This rare species comes from South-Africa, to be more precise, from the mouth of St. John’s River in Natal. It is a tuberous-rooted species and produces annual growth. It can take some frost as long as it is covered over in winter. It can also be grown in a cool greenhouse, but will get straggly if it gets too hot. The risk of spider mite will also be greater if the temperatures gets too high. It will flower from July onwards, no matter where it is grown. The colour of the flower varies from pinkish-white to pink; the most common colour in circulation is the one you see in my picture below.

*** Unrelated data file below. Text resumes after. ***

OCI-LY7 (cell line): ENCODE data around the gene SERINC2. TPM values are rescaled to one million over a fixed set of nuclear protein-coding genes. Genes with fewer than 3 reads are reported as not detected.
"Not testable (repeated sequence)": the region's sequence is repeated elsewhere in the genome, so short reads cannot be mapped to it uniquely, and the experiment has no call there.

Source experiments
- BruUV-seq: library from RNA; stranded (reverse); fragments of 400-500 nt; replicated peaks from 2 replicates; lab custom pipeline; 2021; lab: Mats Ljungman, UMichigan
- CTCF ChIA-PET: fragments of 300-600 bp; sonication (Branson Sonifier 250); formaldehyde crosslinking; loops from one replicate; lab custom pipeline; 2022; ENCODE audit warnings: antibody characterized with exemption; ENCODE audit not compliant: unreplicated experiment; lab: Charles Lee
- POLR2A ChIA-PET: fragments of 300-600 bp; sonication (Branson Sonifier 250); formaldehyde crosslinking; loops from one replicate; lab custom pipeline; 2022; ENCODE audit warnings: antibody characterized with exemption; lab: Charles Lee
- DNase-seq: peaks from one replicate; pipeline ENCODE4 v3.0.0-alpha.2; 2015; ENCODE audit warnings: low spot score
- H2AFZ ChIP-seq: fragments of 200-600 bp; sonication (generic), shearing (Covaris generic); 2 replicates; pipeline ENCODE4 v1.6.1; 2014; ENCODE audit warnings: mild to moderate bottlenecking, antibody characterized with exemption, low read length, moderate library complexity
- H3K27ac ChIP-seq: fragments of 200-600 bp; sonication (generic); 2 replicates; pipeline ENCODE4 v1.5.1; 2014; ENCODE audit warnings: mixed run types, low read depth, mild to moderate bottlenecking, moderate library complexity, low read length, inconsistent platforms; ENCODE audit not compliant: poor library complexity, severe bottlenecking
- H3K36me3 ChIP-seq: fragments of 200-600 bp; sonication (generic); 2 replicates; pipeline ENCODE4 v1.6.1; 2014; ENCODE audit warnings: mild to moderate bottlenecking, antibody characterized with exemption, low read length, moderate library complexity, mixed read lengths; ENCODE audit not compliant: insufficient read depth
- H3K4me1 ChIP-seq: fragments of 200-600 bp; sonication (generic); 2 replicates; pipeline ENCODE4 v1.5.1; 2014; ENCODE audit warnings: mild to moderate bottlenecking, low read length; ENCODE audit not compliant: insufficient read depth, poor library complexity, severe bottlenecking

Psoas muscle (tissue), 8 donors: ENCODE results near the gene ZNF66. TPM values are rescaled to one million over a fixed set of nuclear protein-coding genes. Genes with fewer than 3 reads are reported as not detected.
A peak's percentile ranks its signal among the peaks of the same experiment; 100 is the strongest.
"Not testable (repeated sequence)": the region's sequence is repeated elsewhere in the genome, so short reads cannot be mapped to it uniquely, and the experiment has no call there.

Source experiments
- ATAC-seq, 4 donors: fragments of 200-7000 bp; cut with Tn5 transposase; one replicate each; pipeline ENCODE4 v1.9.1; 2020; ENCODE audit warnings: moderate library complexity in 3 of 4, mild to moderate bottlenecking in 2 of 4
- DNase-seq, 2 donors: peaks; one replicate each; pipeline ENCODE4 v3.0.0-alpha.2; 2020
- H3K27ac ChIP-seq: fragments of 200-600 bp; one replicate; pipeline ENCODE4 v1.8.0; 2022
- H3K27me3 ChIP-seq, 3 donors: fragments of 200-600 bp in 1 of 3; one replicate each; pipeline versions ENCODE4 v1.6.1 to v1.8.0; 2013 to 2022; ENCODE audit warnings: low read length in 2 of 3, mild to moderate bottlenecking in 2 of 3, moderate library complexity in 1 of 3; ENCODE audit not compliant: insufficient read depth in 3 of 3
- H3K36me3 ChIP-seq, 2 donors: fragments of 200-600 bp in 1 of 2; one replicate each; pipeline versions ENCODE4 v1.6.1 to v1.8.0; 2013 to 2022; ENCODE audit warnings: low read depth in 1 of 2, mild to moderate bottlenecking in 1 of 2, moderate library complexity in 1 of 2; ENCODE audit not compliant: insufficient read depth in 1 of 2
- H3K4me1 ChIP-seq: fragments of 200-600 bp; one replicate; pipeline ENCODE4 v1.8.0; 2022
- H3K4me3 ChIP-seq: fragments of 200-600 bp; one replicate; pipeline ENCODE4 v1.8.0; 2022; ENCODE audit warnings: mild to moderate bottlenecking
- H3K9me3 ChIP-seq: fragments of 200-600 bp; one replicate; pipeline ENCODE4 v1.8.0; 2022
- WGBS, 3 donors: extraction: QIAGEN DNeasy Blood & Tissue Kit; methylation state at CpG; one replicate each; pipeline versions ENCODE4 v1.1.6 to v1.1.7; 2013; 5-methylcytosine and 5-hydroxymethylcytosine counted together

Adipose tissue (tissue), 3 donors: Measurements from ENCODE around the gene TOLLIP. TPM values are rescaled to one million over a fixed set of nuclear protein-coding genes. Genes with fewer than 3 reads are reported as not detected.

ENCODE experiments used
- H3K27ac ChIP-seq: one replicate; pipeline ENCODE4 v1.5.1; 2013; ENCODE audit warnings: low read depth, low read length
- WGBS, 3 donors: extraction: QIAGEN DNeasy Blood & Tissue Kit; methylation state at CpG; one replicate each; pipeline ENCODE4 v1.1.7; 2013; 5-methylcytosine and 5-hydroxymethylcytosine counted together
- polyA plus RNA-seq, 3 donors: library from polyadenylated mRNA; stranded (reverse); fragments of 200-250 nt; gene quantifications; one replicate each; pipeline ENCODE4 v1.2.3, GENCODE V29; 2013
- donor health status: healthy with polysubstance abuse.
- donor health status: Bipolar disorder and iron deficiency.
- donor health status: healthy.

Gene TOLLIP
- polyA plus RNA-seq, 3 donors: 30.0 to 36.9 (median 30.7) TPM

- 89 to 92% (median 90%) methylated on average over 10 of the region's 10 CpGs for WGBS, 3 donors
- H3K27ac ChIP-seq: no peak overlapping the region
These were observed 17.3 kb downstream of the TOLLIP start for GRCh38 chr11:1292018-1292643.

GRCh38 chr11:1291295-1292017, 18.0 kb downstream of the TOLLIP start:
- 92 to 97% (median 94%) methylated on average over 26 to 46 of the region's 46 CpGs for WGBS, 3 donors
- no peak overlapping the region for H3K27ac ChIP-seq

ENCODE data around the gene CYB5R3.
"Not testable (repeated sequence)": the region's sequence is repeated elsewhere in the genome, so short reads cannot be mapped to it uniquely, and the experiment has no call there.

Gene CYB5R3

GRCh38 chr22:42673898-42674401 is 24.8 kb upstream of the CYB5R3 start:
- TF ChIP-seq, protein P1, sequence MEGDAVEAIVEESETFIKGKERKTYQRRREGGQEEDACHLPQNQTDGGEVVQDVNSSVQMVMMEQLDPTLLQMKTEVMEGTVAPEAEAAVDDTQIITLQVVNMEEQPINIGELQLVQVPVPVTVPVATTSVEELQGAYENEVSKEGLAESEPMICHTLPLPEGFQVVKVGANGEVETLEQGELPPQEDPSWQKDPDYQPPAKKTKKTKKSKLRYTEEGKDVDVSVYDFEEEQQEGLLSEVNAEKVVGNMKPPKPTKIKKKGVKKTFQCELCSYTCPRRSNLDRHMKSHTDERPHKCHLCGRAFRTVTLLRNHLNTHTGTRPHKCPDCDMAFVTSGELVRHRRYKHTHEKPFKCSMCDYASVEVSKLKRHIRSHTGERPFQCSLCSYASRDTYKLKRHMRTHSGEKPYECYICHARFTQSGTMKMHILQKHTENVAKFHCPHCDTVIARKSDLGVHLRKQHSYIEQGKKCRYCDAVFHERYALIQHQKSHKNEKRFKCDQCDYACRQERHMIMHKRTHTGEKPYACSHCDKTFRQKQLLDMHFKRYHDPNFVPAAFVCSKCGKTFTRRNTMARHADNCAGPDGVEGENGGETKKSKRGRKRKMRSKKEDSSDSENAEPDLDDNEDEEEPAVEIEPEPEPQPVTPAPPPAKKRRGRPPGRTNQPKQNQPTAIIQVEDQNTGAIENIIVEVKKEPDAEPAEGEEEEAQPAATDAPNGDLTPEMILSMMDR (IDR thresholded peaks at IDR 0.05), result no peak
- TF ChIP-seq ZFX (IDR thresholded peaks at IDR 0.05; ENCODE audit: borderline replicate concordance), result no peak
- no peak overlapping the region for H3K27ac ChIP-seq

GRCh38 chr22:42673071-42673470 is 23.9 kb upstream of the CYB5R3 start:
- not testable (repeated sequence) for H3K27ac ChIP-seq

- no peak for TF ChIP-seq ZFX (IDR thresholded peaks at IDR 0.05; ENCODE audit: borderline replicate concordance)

The plant is propagated either by seed or cuttings; the latter being the most common means of reproduction as there is little seed available, because you need two clones to get seed. The cuttings of this species will produce a tuber unlike, for instance, impatiens tuberosa which does not. The plants grow to about 50-100 cm high in pots and topping will force it to produce side shoots for a nice bushy plant. In the wild, it can grow to 2 metres high.

 

Impatiens flanaganae

Impatiens flanaganae